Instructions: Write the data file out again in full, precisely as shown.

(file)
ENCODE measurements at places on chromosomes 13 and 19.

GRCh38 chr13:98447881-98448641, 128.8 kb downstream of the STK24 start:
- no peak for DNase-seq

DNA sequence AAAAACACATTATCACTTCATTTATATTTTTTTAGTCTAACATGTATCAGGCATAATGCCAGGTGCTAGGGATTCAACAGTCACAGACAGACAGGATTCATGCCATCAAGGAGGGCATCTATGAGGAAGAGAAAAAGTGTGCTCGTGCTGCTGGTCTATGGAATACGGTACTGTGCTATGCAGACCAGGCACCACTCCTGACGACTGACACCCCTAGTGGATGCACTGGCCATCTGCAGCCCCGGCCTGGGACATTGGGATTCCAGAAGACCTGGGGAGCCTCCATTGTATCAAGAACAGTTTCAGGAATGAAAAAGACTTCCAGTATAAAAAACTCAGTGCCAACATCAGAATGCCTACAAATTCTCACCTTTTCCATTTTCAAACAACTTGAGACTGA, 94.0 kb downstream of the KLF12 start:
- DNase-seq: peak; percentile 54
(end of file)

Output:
ENCODE measurements at places on chromosomes 13 and 19.

GRCh38 chr13:98447881-98448641, 128.8 kb downstream of the STK24 start:
- no peak for DNase-seq

DNA sequence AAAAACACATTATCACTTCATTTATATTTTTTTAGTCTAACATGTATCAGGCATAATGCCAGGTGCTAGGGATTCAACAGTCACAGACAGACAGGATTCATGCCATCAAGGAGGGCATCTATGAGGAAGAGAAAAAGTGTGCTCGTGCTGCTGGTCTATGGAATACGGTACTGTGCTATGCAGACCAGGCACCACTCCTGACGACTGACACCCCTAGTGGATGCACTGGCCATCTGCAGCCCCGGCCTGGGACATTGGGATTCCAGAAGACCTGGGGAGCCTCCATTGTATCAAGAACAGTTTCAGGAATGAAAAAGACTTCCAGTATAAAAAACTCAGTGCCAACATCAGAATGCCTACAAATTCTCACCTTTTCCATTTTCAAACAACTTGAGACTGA, 94.0 kb downstream of the KLF12 start:
- DNase-seq: peak; percentile 54